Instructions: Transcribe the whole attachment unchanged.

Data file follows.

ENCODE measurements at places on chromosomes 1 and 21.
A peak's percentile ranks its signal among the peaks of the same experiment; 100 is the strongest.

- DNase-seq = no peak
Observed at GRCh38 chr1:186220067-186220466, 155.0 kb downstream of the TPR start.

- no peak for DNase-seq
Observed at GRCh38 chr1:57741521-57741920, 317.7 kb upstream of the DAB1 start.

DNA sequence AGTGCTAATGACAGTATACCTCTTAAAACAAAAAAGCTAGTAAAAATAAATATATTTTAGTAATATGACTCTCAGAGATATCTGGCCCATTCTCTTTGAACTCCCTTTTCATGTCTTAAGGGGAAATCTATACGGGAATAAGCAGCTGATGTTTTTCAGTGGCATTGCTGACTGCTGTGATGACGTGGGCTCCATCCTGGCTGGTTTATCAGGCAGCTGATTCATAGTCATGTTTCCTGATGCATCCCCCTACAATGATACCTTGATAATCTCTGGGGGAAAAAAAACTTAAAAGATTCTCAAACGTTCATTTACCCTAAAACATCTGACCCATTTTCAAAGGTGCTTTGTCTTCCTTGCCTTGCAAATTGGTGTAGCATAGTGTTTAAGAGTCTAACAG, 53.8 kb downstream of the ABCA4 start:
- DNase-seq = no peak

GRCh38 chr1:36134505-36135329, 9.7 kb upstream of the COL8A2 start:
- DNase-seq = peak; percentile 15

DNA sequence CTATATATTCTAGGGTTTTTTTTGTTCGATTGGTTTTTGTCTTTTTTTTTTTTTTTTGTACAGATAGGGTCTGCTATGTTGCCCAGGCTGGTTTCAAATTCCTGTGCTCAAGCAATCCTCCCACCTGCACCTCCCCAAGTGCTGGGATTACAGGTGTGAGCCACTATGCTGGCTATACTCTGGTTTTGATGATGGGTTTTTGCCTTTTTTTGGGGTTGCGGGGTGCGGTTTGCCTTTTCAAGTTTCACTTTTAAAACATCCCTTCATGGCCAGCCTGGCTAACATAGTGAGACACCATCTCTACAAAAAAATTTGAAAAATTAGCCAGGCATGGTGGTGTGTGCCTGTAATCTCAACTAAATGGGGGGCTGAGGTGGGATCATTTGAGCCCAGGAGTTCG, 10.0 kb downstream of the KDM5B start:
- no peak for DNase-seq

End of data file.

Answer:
ENCODE measurements at places on chromosomes 1 and 21.
A peak's percentile ranks its signal among the peaks of the same experiment; 100 is the strongest.

- DNase-seq = no peak
Observed at GRCh38 chr1:186220067-186220466, 155.0 kb downstream of the TPR start.

- no peak for DNase-seq
Observed at GRCh38 chr1:57741521-57741920, 317.7 kb upstream of the DAB1 start.

DNA sequence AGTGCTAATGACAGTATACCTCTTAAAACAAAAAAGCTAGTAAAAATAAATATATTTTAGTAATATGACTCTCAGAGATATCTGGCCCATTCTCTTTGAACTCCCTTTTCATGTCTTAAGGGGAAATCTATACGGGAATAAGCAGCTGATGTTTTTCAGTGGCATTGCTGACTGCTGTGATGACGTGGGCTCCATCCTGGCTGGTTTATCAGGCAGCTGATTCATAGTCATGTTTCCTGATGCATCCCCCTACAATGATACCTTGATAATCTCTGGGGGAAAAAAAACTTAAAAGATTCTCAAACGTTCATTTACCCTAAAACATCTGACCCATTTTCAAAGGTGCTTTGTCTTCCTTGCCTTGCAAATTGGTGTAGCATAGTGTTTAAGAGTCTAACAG, 53.8 kb downstream of the ABCA4 start:
- DNase-seq = no peak

GRCh38 chr1:36134505-36135329, 9.7 kb upstream of the COL8A2 start:
- DNase-seq = peak; percentile 15

DNA sequence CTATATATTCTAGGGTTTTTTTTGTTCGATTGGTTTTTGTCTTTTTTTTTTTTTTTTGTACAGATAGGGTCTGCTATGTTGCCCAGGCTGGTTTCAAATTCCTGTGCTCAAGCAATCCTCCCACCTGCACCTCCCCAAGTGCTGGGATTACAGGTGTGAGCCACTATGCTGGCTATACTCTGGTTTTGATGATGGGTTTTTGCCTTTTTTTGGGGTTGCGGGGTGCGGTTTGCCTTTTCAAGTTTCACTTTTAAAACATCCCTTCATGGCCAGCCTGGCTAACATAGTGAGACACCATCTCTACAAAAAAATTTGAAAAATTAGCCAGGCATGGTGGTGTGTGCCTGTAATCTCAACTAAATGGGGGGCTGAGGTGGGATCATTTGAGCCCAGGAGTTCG, 10.0 kb downstream of the KDM5B start:
- no peak for DNase-seq